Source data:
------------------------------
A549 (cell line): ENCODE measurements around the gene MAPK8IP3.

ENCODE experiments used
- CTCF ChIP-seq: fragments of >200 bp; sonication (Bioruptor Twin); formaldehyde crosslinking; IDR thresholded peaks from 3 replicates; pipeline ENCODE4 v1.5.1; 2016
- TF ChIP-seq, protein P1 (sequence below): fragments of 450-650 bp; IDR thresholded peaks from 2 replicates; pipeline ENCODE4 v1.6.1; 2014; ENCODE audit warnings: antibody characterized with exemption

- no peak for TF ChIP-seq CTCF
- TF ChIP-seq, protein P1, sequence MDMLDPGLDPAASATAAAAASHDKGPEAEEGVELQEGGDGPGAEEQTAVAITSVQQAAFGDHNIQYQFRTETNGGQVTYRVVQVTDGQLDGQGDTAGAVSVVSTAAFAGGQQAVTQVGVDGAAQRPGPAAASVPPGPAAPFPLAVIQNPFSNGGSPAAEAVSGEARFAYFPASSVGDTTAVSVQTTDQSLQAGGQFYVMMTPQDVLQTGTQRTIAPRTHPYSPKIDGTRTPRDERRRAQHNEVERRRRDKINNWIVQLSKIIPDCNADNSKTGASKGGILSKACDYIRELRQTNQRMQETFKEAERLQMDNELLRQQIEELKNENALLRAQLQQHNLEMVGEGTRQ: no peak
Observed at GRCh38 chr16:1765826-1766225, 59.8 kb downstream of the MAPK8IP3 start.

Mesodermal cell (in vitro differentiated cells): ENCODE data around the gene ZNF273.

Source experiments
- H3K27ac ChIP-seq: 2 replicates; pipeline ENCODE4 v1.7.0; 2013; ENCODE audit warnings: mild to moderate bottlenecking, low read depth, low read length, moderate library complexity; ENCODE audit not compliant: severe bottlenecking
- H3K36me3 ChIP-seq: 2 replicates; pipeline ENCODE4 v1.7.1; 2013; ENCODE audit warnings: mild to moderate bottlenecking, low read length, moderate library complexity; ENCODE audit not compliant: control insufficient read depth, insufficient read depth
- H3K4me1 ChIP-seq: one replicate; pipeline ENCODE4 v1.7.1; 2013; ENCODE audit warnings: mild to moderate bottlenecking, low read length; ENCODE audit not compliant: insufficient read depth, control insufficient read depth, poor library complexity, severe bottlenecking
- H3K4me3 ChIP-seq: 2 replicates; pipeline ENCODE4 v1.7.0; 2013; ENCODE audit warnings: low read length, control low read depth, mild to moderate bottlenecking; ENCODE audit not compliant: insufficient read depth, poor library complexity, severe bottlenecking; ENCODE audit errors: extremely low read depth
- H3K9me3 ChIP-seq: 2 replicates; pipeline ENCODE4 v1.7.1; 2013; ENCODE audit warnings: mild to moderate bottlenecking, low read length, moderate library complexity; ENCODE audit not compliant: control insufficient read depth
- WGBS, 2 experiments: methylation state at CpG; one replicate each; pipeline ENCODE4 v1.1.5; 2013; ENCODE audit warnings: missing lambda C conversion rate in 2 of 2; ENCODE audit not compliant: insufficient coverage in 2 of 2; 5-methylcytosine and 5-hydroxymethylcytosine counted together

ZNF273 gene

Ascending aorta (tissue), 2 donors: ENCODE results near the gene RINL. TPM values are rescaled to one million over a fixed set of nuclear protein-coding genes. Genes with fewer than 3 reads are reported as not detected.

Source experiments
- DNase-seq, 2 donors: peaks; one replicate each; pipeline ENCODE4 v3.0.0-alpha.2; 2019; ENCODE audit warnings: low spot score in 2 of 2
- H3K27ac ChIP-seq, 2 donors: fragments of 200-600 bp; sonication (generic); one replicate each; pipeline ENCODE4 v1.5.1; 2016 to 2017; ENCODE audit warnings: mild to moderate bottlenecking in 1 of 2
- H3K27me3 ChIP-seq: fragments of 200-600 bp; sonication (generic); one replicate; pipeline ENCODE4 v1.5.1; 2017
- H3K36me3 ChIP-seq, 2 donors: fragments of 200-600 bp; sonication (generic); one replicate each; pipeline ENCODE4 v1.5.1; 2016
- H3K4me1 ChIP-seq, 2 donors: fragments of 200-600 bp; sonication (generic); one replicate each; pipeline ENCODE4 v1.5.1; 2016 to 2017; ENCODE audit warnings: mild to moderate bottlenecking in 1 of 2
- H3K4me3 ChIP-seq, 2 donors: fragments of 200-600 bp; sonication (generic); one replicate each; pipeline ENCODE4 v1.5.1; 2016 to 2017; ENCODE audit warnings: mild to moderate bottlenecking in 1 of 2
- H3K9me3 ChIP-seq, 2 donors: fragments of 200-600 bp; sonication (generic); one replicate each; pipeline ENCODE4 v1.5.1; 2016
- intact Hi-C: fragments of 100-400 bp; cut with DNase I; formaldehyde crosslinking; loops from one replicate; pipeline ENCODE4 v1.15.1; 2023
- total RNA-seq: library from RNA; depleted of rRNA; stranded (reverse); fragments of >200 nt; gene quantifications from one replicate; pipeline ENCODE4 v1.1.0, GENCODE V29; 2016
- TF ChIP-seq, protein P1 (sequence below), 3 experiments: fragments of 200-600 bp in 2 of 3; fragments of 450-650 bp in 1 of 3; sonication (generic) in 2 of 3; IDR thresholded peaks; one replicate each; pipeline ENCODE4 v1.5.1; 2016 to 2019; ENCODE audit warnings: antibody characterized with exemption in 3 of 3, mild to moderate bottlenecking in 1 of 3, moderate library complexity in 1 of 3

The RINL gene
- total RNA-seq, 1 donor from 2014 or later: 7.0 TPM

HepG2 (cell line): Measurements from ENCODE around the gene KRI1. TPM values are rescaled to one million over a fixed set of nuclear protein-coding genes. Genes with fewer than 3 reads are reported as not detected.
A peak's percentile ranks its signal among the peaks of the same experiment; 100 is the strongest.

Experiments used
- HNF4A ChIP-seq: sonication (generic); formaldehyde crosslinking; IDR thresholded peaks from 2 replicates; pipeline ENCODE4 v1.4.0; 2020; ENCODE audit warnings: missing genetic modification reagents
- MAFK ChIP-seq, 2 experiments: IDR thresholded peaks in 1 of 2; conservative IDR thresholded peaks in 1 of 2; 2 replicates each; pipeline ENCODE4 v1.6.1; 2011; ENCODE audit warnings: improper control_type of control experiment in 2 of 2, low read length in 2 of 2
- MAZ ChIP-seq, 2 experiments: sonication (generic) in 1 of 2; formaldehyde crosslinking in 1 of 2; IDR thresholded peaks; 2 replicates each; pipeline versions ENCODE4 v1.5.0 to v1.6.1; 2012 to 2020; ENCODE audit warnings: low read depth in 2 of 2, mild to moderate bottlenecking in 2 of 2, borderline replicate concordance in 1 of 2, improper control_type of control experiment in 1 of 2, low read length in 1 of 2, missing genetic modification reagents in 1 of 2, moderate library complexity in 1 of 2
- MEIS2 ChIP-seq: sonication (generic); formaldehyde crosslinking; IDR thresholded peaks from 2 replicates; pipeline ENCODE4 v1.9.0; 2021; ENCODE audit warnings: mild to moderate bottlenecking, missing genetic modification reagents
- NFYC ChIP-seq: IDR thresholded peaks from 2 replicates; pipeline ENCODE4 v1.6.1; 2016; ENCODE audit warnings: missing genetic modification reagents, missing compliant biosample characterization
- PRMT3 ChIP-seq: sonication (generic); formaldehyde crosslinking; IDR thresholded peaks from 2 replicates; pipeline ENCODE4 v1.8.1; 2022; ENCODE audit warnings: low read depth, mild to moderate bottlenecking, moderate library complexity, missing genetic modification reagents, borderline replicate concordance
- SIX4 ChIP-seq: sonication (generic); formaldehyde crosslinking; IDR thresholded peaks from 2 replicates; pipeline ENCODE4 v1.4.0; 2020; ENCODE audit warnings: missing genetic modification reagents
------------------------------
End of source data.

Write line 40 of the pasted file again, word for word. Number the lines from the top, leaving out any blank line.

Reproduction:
- SIX4 ChIP-seq: sonication (generic); formaldehyde crosslinking; IDR thresholded peaks from 2 replicates; pipeline ENCODE4 v1.4.0; 2020; ENCODE audit warnings: missing genetic modification reagents